GEF Support to Scaling up Impact

Scaling up is not new to the GEF and in the last decade, all GEF focal areas have been shifting from site-level pilot projects towards projects or programs implemented at higher scales. Based on a review of focal area strategies and interviews with the GEF partnership, the GEF has gradually shifted its focus from pilots to scaled-up interventions over the last 25 years. In part, this is because the GEF partnership has built up a much better understanding of what interventions work based on the portfolio of demonstration projects implemented during GEF's early phases. As a more targeted response to the need to achieve impact at scale, the GEF introduced the Integrated Approach Pilots in GEF-6 and the Impact Programs in GEF-7, which have just begun implementation. However, the conditions under which scaling up has been successful or unsuccessful, and the processes by which impacts are scaled up, have not been systematically assessed. In addition, based on interview responses, there appears to be a varied understanding of scaling up across the partnership and how it is achieved in operational terms.

This evaluation draws on the previous experiences of the GEF in scaling up to better understand and draw lessons on the processes through which scaling up occurs and the conditions under which it is effectively achieved. The IEO has been tracking scaling up as one indicator of progress towards impact, reporting its prevalence in the GEF portfolio in the overall performance studies. Moreover, recent evaluations contributing to OPS6, such as those on transformational change and GEF's support for legal and regulatory frameworks, note the importance of the scaling up process in achieving larger-scale impact. This is the first evaluation to systematically assess the scaling up process in depth, and the influencing factors and conditions. Using a purposive sampling approach, the evaluation conducted quantitative and qualitative analyses on both successful and less successful cases of GEF support to scaling up. Information was extracted from document reviews, interviews, and field visits to three countries. The evaluation provides lessons for the GEF in future support for scaling up throughout its portfolio, and for the GEF-7 Impact Programs in particular.

Key findings of evaluation

  • The Global Environment Facility's (GEF's) focus on scaling is more explicit than in many other international development institutions. But like other institutions, the GEF's vision for scaling-up is not consistently clear in operational guidance across its portfolio.
  • GEF support to scaling-up activities has varied widely in terms of grant amount, implementation period, and project modality. Overall, GEF-supported initiatives typically last longer than five years and leverage higher cofinancing ratios at the scaling-up stage.
  • Cases generally reported a higher magnitude of environmental outcomes per dollar per year during scale-up versus piloting. The extent of scaling could not be measured in one case because common environmental indicators were lacking between pilot and scaling projects.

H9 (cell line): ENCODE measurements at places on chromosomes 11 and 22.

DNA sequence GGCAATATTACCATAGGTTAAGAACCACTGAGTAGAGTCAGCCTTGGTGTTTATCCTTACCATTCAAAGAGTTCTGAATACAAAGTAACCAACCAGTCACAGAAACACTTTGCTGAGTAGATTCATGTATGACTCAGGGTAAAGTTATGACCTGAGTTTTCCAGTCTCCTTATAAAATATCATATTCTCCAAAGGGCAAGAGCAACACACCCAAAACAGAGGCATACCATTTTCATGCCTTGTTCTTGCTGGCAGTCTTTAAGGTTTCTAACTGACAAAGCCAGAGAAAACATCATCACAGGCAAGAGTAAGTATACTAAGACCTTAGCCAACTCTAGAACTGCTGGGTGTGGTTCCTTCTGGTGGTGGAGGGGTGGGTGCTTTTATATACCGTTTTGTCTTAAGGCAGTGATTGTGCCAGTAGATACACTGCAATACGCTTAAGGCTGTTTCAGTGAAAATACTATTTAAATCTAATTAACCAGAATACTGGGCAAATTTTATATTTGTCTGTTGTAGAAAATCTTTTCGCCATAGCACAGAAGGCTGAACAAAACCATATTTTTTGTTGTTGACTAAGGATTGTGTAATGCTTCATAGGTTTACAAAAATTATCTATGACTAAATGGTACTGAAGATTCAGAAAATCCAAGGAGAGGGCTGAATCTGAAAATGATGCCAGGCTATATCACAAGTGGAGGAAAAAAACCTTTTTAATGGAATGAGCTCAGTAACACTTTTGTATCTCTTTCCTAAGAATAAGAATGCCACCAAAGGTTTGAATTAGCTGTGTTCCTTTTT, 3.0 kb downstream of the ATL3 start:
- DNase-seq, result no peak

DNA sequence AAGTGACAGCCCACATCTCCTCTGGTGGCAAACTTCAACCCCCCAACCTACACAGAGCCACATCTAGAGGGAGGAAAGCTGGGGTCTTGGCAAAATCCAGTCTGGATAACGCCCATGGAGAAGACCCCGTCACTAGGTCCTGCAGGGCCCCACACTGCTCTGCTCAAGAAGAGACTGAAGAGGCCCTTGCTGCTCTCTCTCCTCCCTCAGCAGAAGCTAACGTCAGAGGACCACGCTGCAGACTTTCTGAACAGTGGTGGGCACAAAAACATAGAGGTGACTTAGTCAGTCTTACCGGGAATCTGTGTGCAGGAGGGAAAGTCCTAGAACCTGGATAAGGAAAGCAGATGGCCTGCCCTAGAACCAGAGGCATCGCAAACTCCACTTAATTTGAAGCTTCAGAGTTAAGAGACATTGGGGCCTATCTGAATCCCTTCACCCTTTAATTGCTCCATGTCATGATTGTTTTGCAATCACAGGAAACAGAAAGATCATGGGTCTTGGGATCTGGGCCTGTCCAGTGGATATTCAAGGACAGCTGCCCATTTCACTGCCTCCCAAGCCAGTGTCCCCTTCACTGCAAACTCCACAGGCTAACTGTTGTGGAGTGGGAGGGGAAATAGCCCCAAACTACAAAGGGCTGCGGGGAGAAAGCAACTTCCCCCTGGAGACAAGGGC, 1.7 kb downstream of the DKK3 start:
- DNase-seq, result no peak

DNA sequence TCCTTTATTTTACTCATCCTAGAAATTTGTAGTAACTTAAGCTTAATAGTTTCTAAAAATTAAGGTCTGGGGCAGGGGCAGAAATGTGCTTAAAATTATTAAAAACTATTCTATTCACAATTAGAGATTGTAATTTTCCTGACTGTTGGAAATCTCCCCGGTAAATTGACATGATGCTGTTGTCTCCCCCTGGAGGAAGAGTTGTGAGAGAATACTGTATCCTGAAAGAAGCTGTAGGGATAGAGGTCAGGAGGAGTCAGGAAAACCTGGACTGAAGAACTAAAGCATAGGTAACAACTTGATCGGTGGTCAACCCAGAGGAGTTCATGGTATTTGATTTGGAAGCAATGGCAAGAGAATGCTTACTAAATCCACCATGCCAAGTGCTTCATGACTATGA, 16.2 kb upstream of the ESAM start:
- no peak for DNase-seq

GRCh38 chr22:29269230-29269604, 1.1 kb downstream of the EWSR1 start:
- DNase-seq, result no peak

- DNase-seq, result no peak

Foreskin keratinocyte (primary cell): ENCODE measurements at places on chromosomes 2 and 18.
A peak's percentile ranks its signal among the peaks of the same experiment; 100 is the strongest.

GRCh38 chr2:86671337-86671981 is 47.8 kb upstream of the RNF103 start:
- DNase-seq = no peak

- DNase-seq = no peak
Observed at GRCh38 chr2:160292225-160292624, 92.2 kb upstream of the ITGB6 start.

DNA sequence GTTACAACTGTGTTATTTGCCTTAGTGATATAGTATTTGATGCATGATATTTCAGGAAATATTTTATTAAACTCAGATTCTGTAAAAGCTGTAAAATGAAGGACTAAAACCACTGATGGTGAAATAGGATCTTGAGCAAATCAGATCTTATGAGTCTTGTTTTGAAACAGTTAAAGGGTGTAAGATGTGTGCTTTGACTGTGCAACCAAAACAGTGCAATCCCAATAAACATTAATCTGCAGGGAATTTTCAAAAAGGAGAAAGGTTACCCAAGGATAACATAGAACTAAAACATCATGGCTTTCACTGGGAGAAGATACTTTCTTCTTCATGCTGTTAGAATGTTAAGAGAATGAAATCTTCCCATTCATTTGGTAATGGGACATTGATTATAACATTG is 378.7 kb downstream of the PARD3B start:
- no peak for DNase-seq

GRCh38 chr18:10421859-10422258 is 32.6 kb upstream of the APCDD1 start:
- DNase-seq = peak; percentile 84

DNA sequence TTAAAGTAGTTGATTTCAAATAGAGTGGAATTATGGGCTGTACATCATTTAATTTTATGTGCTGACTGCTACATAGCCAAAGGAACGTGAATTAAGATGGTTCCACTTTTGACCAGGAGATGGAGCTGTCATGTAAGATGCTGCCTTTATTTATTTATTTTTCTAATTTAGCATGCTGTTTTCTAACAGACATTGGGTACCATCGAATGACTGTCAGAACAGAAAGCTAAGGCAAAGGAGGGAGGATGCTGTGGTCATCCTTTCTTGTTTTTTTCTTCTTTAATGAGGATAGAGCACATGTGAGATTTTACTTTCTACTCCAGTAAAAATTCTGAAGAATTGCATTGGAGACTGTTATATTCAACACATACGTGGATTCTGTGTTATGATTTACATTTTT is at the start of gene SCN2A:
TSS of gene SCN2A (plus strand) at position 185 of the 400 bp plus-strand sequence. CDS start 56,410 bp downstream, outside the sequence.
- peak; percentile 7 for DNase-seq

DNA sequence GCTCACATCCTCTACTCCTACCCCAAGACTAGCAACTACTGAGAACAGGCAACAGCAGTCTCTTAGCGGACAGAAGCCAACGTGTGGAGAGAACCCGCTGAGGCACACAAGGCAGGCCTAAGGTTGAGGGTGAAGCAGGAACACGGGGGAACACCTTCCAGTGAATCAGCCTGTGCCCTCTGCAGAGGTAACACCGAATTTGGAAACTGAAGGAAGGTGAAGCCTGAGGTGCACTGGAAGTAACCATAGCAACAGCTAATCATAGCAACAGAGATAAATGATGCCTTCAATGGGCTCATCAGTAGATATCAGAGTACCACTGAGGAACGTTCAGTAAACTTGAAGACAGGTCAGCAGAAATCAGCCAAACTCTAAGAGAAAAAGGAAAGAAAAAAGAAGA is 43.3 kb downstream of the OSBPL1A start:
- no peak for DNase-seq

• The GEF has contributed to postproject continuation of scaled-up activities by catalyzing sustainable financing sources and strengthening institutional capacities. Political and economic changes pose risks to long-term sustainability of scaling-up activities.
  • The GEF's comparative advantage lies in supporting pilots that demonstrate positive benefits and establishing enabling conditions for scale-up. These strengths attract support from other actors that then provide funding for full scale-up.
  • The GEF partnership benefits from its Agencies having different comparative advantages in different modes of scaling.


  • Even though the GEF 2020 strategy and programming directions set a clear vision and goal to scale up global environmental benefits, operational guidance for scale-up is not consistently clear across all programs and projects.
  • The GEF uses multiple modes—replication, mainstreaming, and linking—to scale up interventions that generate global environmental benefits, drawing on the comparative advantages of GEF partners.
  • The extent of GEF support to scale-up and the rate at which outcomes are scaled vary by focal area, but typically take place over more than five years and generate higher outcomes per GEF dollar per year during the scaling-up stage. Indicators used between the pilot and scaling-up stages were not always consistent, limiting the ability to track progress.
  • The GEF has supported scaling-up by establishing enabling conditions, choosing the appropriate influencers and institutions to work with, and leveraging contextual conditions at the right time.
  • GEF support has catalyzed the scaling-up process by demonstrating evidence of intervention benefits at the pilot stage. Systematic learning mechanisms for scaling-up were not supported in most early GEF projects, but about half of approved GEF-7 projects address learning more systematically.

Evaluation Learnings

Supporting Documents

Evaluation Reports

Council Documents

GEF Council Meeting 56

Information Documents